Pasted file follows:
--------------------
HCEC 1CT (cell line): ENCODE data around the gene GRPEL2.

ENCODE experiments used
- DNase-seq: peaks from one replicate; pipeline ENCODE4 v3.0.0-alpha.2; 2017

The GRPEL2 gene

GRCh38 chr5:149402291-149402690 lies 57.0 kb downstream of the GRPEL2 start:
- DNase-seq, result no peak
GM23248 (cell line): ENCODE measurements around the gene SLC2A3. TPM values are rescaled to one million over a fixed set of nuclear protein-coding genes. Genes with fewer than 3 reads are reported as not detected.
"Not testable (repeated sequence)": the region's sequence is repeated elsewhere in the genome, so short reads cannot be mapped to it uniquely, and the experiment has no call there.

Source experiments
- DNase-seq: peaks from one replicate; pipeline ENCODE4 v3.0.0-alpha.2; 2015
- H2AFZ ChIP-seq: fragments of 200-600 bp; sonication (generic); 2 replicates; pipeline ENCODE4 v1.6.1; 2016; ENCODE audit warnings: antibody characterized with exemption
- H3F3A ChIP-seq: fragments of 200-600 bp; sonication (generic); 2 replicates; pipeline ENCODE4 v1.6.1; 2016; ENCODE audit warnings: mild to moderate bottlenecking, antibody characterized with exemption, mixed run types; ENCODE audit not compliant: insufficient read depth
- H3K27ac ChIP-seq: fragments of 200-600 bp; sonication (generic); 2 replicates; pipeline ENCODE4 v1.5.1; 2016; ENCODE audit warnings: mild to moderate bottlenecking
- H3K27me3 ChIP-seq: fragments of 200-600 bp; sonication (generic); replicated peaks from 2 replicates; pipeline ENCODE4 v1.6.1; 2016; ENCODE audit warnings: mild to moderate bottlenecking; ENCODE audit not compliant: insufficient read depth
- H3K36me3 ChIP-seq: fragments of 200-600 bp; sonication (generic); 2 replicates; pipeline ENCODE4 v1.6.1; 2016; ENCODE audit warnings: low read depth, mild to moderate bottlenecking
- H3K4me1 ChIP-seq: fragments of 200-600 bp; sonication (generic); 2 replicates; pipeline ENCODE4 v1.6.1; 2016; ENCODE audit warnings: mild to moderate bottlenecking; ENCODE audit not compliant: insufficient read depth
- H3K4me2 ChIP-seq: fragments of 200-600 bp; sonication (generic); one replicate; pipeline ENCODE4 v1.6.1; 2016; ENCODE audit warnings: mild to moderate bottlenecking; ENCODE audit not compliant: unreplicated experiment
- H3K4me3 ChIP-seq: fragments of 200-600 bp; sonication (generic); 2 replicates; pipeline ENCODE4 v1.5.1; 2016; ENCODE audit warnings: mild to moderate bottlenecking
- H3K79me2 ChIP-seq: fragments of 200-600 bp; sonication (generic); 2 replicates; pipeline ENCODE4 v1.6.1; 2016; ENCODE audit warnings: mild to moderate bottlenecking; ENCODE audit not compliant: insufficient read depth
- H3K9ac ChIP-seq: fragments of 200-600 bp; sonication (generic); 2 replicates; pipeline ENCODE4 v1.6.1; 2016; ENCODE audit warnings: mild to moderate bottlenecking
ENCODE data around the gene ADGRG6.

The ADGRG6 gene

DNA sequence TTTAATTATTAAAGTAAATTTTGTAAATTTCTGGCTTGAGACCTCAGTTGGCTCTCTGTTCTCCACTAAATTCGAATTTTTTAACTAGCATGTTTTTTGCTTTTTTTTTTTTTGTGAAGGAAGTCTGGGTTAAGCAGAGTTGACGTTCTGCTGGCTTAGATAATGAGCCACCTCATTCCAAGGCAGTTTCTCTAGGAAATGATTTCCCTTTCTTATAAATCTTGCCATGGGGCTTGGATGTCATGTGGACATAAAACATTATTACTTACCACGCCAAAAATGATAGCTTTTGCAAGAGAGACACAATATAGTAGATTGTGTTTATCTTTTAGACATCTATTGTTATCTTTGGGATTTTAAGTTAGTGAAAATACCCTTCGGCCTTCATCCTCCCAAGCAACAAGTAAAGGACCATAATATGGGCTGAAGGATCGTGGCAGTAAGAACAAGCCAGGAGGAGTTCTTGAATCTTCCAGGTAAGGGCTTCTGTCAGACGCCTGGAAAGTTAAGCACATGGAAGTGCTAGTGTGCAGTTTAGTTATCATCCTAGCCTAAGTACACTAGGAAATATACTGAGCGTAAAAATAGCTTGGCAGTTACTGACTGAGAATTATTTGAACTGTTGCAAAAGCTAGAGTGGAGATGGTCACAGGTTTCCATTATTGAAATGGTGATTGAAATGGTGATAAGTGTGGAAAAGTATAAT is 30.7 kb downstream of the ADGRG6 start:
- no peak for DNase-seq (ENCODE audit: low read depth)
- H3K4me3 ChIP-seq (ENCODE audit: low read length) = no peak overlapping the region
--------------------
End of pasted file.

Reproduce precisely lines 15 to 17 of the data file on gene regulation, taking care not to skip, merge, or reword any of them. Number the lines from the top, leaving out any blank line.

- H3K36me3 ChIP-seq: fragments of 200-600 bp; sonication (generic); 2 replicates; pipeline ENCODE4 v1.6.1; 2016; ENCODE audit warnings: low read depth, mild to moderate bottlenecking
- H3K4me1 ChIP-seq: fragments of 200-600 bp; sonication (generic); 2 replicates; pipeline ENCODE4 v1.6.1; 2016; ENCODE audit warnings: mild to moderate bottlenecking; ENCODE audit not compliant: insufficient read depth
- H3K4me2 ChIP-seq: fragments of 200-600 bp; sonication (generic); one replicate; pipeline ENCODE4 v1.6.1; 2016; ENCODE audit warnings: mild to moderate bottlenecking; ENCODE audit not compliant: unreplicated experiment